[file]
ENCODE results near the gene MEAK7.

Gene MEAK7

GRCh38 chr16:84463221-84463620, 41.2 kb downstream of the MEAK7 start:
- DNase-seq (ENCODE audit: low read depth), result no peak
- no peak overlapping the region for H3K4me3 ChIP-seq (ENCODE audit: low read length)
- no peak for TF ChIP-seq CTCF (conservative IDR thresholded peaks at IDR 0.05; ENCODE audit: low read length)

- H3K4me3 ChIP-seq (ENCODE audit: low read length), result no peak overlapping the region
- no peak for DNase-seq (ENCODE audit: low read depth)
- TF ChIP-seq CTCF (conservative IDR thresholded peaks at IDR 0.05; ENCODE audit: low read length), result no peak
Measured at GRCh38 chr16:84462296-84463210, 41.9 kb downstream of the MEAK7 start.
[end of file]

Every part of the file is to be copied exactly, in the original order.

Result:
ENCODE results near the gene MEAK7.

Gene MEAK7

GRCh38 chr16:84463221-84463620, 41.2 kb downstream of the MEAK7 start:
- DNase-seq (ENCODE audit: low read depth), result no peak
- no peak overlapping the region for H3K4me3 ChIP-seq (ENCODE audit: low read length)
- no peak for TF ChIP-seq CTCF (conservative IDR thresholded peaks at IDR 0.05; ENCODE audit: low read length)

- H3K4me3 ChIP-seq (ENCODE audit: low read length), result no peak overlapping the region
- no peak for DNase-seq (ENCODE audit: low read depth)
- TF ChIP-seq CTCF (conservative IDR thresholded peaks at IDR 0.05; ENCODE audit: low read length), result no peak
Measured at GRCh38 chr16:84462296-84463210, 41.9 kb downstream of the MEAK7 start.